Revocable Transfer of Death Deed (RTDD)
Regina Van Hecke, CALDA Legislative Chair
Family and Probate codes now include a ‘Revocable Transfer on Death Deed’ (RTDD) as a method of transferring title of real property to named beneficiaries. The use of this type of deed may be beneficial for certain people, but it also has its drawbacks.
How does this deed work?
A Revocable Transfer on Death Deed (RTDD) can be executed by people who wish to transfer title of ownership for real property upon death. This new RTDD would effectively name a “transfer on death” beneficiary who would be able to easily obtain title after the grantor’s death. This document works similarly to “payable on death” beneficiaries named on financial accounts. Until this bill was passed, no such deed allowing a person to name a beneficiary for real property has existed. An RTDD creates a new option for people who wish to designate beneficiaries for their home before they die, but to be effective after they die.
What are the advantages of using a RTDD deed?
For people who are looking for a very simple solution to passing title/ownership upon death, this deed may be a viable option. Though it has its drawbacks, this deed may be appropriate for a person who cannot afford to create a revocable living trust and who wishes to name a beneficiary for a home in a document other than a will. If an RTDD is created, the transfer on death beneficiaries can avoid probate for this transfer, regardless of the property’s value. This creates a much simpler process for anyone seeking to spare their beneficiaries the probate process. The RTDD is also a much safer option than creating a joint tenancy and sharing ownership during the lifetime of the grantor because the grantor retains full ownership of the home until he or she dies.
What are the disadvantages of using a RTDD?
Unfortunately, an RTDD does not allow for a beneficiary’s share of a home to be distributed to his or her “issue” if a named beneficiary pre-deceases the grantor. An RTDD may have multiple beneficiaries, who take in equal shares as tenants in common, but does not provide for alternate beneficiaries. In other words, if a beneficiary pre-deceases the grantor and the RTDD is not updated before the grantor passes away, then the named beneficiary’s estate or children do not receive any portion of the deceased beneficiary’s share, as is otherwise common in estate planning. The deceased beneficiary’s share is subsequently divided amongst any other then-living beneficiaries named on the RTDD. This may not pose a problem for a person, who, for example, may want to create an RTDD that grants ownership of a home to multiple children and does not wish for a beneficiary’s share to go to his or her “issue” if a beneficiary pre-deceases the grantor. However, in my research for this story, I have found that most clients who do wills and trusts do not usually exclude their grandchildren as alternate beneficiaries in the fashion that this new instrument will require.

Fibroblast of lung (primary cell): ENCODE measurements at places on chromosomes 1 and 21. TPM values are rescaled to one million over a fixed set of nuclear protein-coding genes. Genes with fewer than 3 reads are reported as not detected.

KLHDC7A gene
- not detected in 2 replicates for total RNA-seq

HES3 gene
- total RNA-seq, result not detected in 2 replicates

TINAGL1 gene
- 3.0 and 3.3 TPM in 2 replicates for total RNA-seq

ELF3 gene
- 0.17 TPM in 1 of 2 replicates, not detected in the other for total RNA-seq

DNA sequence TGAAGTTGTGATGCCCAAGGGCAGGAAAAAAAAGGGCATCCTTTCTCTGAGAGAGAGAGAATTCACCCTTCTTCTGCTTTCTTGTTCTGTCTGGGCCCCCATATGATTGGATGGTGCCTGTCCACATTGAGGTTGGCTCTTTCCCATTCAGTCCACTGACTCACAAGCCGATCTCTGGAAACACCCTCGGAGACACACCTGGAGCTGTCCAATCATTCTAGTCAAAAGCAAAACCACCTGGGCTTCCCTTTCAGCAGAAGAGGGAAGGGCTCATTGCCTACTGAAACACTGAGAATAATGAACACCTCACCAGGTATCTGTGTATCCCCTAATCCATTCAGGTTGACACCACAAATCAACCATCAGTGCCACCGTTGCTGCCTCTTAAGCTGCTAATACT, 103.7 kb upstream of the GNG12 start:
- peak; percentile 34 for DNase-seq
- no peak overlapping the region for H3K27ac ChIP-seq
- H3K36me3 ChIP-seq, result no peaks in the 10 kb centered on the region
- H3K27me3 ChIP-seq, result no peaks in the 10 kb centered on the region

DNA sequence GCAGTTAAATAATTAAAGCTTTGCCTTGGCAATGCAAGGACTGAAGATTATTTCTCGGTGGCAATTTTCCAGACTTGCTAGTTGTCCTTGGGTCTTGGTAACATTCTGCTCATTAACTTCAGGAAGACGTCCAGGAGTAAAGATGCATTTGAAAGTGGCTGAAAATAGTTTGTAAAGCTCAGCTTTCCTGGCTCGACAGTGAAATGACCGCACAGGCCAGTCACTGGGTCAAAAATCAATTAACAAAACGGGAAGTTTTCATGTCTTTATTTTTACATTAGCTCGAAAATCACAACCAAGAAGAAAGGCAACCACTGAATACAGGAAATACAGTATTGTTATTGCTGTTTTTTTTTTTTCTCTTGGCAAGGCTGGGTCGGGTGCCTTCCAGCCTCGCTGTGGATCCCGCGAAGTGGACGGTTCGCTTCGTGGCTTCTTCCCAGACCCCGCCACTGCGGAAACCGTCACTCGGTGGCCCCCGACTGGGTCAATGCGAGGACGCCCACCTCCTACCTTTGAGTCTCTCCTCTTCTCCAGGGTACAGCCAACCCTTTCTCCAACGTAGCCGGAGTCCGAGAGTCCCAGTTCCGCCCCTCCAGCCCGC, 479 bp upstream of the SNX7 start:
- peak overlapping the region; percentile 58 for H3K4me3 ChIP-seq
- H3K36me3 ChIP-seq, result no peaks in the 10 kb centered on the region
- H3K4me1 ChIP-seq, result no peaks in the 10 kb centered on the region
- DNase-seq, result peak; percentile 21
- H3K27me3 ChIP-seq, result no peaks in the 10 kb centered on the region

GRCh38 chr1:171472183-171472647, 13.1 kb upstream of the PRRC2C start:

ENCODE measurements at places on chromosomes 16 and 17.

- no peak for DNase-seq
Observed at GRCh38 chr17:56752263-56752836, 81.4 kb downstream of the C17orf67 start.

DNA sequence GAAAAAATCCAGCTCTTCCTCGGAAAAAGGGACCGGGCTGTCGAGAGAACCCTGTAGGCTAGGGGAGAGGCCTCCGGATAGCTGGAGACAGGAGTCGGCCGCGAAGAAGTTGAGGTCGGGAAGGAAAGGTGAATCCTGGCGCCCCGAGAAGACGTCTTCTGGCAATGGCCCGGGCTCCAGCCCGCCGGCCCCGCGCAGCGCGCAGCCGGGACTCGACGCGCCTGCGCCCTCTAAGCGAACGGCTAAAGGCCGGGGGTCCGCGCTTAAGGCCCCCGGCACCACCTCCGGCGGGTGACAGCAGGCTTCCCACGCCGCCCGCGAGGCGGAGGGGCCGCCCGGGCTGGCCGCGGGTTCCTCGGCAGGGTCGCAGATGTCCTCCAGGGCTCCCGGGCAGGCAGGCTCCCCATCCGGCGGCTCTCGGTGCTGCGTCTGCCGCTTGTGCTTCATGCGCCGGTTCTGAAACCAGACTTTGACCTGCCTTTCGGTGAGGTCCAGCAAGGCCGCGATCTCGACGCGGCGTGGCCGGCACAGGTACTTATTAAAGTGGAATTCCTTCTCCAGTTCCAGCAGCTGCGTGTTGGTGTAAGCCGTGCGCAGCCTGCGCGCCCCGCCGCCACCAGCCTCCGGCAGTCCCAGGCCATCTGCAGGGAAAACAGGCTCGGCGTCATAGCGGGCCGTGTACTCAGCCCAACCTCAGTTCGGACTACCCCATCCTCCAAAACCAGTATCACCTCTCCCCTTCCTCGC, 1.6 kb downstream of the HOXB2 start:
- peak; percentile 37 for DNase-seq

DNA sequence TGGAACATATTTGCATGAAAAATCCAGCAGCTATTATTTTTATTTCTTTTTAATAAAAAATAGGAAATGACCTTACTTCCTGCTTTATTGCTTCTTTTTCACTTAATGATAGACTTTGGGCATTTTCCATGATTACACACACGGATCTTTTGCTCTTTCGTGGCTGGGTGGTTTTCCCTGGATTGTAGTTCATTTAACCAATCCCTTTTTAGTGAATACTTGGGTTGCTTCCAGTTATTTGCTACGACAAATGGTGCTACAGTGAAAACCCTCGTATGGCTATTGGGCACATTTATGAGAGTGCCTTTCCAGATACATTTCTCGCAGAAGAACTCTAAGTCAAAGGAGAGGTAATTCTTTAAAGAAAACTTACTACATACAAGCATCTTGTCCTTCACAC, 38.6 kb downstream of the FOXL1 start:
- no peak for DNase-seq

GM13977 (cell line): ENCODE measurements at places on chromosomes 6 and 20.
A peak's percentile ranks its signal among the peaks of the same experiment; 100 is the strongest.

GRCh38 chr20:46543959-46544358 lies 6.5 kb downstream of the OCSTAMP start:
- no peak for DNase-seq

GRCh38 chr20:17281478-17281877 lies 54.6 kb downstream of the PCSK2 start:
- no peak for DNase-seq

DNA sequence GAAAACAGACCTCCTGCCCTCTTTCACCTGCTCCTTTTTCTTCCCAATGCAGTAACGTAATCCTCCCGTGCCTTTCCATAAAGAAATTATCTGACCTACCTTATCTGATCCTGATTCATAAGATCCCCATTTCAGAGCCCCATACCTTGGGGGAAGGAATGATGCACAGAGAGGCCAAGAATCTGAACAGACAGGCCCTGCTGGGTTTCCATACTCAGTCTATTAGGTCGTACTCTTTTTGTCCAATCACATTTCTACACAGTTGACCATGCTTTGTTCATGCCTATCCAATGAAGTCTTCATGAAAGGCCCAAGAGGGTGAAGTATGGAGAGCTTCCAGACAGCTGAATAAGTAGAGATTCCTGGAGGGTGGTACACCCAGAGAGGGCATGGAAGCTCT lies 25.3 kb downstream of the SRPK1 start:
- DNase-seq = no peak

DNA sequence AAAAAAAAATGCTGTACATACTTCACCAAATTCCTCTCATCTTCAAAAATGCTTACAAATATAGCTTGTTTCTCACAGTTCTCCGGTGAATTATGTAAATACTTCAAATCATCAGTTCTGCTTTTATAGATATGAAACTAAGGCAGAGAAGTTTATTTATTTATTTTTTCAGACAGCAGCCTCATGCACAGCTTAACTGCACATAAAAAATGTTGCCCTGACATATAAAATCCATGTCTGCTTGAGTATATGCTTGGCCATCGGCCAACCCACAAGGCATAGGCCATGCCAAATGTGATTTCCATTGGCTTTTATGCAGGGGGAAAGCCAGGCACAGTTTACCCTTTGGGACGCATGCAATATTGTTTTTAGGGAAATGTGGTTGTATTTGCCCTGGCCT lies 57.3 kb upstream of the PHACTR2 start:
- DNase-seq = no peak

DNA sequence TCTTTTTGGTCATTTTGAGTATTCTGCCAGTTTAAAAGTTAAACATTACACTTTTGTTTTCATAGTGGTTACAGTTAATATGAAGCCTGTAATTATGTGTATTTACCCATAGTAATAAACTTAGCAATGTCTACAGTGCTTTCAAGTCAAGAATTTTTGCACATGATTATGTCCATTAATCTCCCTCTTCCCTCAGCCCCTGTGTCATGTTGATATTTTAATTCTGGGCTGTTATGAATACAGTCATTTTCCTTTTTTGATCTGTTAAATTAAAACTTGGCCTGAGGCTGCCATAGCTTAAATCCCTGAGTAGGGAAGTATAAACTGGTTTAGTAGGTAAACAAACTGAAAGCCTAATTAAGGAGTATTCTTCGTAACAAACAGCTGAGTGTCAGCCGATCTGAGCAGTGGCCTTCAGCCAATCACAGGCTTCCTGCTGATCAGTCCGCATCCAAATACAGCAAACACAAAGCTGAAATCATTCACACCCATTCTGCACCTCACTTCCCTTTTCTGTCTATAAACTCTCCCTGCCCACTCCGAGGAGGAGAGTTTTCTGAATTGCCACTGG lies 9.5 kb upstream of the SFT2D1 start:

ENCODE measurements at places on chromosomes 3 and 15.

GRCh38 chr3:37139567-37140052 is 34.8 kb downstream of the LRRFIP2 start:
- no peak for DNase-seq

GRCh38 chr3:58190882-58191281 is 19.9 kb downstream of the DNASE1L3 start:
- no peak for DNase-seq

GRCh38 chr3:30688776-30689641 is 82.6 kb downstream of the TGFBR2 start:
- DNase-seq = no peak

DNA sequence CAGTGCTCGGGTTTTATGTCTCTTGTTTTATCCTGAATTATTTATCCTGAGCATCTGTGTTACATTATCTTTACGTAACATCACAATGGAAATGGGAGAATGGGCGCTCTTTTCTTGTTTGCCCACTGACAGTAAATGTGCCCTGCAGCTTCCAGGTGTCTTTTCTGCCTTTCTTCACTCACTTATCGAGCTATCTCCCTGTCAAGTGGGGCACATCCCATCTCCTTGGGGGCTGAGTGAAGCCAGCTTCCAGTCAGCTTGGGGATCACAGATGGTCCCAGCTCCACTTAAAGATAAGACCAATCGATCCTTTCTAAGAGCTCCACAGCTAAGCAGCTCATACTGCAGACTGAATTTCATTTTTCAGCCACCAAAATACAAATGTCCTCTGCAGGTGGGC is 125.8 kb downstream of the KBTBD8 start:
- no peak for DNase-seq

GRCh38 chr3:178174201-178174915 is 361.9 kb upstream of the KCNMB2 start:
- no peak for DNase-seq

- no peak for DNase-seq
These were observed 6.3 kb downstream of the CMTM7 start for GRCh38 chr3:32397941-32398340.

Other issues arising from the lack of alternate beneficiaries include that, when a grantor only has one child and that child predeceases the grantor, then this type of deed will create a problem and probate will be necessary because at that point there are no other named recipients. Furthermore, an RTDD does not allow for class gifts (ex. unnamed grandchildren) as wills and trusts do.
Something to also note is that a property subject to an RTDD is still considered part of a transferor’s estate for purposes of Medi-Cal eligibility and will be subject to Medi-Cal reimbursement claims.
Revocable Transfer on Death Deed (RTDD) vs. Trust Transfer Deed
Galen Hammond, a long-time CALDA member and LDA who offers estate planning document preparation services to both attorneys and self-represented individuals, states that “an RTDD (in combination with a Will) could be appropriate for individuals who do not wish to create a living trust for their estate. While a revocable living trust is far more comprehensive in terms of beneficiary designations, and covers multiple categories of assets, an RTDD would only affect the real property covered in that deed. Some people may prefer the simplicity of an RTDD and Will combination, especially if the only major asset is that person’s home. However, it is very important that clients fully understand the pros and cons of both an RTDD and living trust, and I would strongly encourage an attorney referral for legal advice if a client asks for an RTDD. Generally speaking, living trusts offer a lot more flexibility for the client, and there is a lot more published legal information on them.”
Incorporating RTDD into estate-planning options
An RTDD is for those clients who may not otherwise choose to create a living trust. However, it is extremely important that clients clearly understand the differences, pros, and cons of each of these estate-planning documents. Clients need to be aware of their options and make an educated decision based on their specific needs.